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Schoolboy football, the revenue stream * - …. gate receipts doing wonders for many schools*

Published:Thursday | September 3, 2015 | 4:30 PMAdrian Frater
Fabiam McClarthy (second left), the captain of the victorious St James High School daCosta Cup team, raises the daCosta Cup trophy, symbol of rural schoolboy football supremacy, after his school triumphed in 2008. Officials of ISSA, the sponsors, and the school’s principal, Joseph Williams (right), share in the happy moment.


When the 2015 FLOW/

ISSA Schoolboy Football season kicks off at the Catherine Hall Stadium, Montego Bay, this coming Saturday afternoon with a triple-header, for many schools, it will not only be about football, it will be a window to generate much needed income.

With schools barred from using the grants from the Ministry of Education to finance their sports programmes, many schools, especially those without an active past-student network, have had to be relying on gate receipts from schoolboy football to help fund their internal and external sports programmes.

"Schools are forbidden from using the grants from the Ministry of Education to finance their sporting programmes, so if they want to have a vibrant sports programme, they have to generate their own funding," said former St James High School principal Jeannette Solomon. "The gate receipts from football allow schools to provide students with the type of exposure they get from sports."

Keith Wellington, the principal of the St Elizabeth Technical High Schools (STETHS), which is easily one of the nation's most illustrious schools when it comes to phenomenal accomplishments in sporting disciplines such as cricket, football, and track and field, is one principal who understands the importance of gate receipts in helping to drive sports.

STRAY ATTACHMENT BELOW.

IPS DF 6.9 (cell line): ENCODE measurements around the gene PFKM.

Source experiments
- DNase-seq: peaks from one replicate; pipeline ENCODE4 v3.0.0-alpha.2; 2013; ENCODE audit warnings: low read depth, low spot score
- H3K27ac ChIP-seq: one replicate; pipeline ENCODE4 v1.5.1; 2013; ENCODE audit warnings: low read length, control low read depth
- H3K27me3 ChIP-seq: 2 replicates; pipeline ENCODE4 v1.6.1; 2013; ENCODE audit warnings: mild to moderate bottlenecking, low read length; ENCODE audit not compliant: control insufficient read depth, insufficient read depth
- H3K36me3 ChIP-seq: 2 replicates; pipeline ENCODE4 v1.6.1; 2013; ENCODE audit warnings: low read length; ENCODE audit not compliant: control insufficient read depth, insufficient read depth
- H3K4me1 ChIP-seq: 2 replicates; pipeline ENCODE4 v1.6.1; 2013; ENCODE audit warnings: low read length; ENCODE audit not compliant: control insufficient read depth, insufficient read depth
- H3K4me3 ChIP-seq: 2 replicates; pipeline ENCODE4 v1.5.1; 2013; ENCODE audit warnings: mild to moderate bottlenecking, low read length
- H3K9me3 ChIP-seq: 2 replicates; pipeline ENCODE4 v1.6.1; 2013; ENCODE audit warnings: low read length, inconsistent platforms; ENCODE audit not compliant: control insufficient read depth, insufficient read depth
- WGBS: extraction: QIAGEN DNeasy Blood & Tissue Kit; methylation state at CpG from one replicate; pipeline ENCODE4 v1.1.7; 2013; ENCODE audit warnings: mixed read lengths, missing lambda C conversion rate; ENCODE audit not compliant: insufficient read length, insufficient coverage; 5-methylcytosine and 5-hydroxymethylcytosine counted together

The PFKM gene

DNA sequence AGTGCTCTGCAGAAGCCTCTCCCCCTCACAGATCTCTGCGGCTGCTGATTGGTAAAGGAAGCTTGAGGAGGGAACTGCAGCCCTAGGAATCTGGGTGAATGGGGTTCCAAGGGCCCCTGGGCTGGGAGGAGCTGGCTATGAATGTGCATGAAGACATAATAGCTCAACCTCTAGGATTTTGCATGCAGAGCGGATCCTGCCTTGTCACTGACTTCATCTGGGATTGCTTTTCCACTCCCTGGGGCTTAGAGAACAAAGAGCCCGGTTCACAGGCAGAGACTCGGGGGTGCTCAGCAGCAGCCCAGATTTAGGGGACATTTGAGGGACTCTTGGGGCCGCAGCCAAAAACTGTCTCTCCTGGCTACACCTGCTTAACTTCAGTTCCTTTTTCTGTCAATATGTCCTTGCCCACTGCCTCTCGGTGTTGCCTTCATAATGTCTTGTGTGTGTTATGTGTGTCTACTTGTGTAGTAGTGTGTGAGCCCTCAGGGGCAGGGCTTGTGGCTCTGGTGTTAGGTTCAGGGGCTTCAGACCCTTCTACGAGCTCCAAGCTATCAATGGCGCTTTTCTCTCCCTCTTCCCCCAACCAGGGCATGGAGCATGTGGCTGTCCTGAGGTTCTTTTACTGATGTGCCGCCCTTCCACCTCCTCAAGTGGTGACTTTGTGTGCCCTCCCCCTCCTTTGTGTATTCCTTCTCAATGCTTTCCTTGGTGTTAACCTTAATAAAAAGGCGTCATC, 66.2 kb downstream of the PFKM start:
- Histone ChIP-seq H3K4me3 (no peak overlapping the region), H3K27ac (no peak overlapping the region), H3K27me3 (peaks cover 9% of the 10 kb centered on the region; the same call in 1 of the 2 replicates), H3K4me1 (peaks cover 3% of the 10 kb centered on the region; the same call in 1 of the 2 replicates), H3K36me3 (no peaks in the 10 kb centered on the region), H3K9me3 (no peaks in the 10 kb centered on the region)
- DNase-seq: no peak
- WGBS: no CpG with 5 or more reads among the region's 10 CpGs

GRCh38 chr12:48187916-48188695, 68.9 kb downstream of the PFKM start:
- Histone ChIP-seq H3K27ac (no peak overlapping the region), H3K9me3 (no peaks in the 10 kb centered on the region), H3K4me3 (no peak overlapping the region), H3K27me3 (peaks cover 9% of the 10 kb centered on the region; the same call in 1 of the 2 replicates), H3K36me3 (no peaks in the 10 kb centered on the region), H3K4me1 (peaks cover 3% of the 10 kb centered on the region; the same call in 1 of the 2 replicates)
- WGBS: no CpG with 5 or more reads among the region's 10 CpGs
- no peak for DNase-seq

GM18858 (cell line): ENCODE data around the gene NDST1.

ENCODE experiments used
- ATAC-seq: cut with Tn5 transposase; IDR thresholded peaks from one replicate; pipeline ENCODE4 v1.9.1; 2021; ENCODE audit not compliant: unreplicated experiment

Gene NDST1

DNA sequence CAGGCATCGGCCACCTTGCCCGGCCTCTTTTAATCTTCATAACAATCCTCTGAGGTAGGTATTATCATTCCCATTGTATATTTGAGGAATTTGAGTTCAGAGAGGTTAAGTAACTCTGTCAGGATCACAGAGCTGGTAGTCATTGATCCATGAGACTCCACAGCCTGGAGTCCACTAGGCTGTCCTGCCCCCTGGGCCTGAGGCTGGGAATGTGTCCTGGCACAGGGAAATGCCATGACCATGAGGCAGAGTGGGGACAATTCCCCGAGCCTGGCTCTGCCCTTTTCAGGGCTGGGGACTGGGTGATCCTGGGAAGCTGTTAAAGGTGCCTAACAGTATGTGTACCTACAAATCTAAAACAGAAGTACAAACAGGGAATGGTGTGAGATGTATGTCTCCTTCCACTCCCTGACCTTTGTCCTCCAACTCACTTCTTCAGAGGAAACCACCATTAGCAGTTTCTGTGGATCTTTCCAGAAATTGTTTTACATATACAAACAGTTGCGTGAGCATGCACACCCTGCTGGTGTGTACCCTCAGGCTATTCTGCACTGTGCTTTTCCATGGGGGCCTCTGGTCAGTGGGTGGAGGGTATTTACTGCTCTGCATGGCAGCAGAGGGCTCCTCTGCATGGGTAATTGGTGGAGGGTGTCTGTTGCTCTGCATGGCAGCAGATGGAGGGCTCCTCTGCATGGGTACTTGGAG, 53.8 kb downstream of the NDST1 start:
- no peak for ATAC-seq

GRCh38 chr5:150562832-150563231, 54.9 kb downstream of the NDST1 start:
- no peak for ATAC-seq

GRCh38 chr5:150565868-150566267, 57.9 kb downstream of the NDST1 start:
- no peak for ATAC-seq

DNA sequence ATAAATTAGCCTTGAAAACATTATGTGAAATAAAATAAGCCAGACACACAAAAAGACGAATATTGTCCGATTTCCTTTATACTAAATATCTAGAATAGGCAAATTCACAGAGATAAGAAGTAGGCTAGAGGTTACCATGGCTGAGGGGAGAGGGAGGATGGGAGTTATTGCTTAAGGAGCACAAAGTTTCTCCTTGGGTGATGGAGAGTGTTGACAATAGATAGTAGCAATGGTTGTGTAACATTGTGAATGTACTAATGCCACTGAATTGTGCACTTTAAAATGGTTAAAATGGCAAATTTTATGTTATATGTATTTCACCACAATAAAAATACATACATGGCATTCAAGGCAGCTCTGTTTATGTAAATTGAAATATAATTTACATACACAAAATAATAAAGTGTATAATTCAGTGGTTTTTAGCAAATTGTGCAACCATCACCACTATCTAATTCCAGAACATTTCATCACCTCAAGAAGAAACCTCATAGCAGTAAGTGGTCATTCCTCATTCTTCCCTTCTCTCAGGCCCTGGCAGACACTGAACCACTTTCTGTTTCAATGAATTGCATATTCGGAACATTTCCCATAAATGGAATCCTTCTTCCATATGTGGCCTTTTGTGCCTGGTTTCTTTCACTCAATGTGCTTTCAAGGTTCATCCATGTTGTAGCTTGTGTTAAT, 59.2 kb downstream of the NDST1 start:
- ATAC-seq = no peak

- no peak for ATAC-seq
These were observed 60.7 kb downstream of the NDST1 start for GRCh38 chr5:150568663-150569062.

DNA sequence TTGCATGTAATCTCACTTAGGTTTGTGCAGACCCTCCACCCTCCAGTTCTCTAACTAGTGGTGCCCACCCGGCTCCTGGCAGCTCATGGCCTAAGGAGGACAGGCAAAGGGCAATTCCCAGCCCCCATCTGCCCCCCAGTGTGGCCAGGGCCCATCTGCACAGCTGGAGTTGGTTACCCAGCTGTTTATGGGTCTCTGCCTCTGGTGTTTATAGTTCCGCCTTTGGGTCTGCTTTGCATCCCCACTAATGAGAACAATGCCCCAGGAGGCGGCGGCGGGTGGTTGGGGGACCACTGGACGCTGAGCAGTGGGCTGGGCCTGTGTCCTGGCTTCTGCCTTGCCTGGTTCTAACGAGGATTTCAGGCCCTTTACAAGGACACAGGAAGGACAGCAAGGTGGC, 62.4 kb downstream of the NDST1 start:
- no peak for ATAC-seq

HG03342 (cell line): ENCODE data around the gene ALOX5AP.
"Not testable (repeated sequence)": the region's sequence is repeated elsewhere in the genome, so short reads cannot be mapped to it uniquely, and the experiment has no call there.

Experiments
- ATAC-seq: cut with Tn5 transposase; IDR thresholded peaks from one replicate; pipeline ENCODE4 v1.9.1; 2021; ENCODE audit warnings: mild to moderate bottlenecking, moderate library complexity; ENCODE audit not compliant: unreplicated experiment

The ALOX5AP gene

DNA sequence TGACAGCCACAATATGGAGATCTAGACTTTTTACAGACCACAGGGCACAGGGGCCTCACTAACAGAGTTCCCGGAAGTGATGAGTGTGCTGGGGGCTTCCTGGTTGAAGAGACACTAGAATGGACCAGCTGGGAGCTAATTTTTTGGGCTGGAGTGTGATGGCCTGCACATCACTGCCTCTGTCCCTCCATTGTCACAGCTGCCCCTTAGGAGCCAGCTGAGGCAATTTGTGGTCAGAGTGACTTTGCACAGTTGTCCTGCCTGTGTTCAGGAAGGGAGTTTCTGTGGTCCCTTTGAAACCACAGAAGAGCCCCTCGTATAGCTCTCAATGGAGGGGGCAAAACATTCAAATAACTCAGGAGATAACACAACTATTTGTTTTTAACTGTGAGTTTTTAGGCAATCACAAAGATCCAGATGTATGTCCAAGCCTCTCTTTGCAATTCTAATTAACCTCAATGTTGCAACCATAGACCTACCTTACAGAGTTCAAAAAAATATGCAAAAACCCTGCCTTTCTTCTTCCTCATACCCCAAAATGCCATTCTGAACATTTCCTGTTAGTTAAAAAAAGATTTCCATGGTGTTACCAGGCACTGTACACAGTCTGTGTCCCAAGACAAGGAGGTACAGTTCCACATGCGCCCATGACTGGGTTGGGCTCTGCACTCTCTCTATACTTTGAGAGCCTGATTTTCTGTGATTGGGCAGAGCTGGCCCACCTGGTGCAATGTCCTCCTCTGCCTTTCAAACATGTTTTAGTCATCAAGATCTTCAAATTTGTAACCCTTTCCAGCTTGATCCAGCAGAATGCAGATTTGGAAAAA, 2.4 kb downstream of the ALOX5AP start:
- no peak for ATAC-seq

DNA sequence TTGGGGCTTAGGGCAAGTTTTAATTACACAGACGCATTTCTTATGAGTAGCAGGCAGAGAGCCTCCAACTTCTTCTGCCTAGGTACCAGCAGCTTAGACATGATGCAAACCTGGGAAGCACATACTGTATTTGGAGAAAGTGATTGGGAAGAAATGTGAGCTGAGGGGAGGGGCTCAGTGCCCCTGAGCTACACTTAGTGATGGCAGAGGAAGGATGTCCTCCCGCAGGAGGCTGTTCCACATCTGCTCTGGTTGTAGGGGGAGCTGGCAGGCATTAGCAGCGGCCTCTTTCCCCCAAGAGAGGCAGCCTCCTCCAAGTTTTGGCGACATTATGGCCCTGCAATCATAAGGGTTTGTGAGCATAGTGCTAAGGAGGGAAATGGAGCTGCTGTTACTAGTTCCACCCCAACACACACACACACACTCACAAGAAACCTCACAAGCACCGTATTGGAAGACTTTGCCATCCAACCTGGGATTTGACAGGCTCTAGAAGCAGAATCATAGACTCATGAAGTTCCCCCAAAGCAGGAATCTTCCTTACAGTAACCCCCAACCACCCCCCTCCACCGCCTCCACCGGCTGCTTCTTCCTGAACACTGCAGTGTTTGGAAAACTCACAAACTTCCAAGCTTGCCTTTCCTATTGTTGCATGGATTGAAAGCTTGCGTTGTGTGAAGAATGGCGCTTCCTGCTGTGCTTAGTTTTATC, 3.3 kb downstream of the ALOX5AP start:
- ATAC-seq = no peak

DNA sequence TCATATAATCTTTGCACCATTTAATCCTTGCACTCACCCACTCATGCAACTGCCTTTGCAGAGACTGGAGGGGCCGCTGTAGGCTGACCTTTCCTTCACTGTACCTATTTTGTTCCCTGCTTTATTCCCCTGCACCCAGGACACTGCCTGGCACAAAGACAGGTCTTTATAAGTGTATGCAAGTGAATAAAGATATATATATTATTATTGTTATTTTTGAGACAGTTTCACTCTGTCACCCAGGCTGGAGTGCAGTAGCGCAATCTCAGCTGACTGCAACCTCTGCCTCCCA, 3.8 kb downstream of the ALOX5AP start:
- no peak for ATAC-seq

"While we have a history of doing very well in sports across the board, football is the only sports through which we earn in terms of gate receipts," Wellington told Western Focus. "So you can well understand how important it is for us to get good support from the community at our football games."

In fact, at school like STETHS, a perennial finalist in the Headley Cup cricket competition and the DaCosta Cup football, their sports budget easily runs into millions of dollars. As a consequence, gate receipts mean a lot to the school's administration.

In recognition of the fact that not all schools will be able to generate the excitement required to attract large crowds to their games, Wellington, who is a top executive at ISSA, says that the organisation has crafted a strategic plan to ensure that each school gets at least one big gate receipts payday per season.

"When STETHS play away to one of the weaker teams in our zone, it allows that school to get good gate receipts because STETHS usually attract good crowd support," said Wellington. "While all the schools will not benefit equally during the season, we ensure that all the schools get a chance at one good payday."

Even the schools with a solid past student network still look to gate receipts, which at times satisfy needs such as helping needy students with lunch, books, and even school uniforms.


"We get auxiliary support from our past students who are doctors and coaches as they help with medical support and coaching," a former top western Jamaica coach told Western Focus. "However, we use some of our gate receipts to buy lunches, school uniforms, and books for needy students. I am sure some of it also goes into the buying of school supplies."

Like the school administrators, ISSA, the governing body for high school sports in Jamaica, sees the Manning Cup and the daCosta Cup as important revenue-generating streams.

"Outside of Champs (the annual ISSA Boys and Girls' Athletics Championship), our greatest source of revenue generation is schoolboy football," said George Forbes, the competition's director at ISSA. "However, most of the monies go back to the schools to run their sports programmes."

According to Forbes, while all the schools might not be able to generate big money through gate receipts, some schools, especially those with established rivalries, have the potential to generate hefty returns.

"In the instances where there are strong rivalries such as a Montego Bay derby between Cornwall College and St James High or a St Elizabeth derby between St Elizabeth Technical High School and Munro College, the potential for significant revenue generation is great," said Forbes. "We are only too happy to be able to assist the schools to generate revenue to help them to run their sports programmes."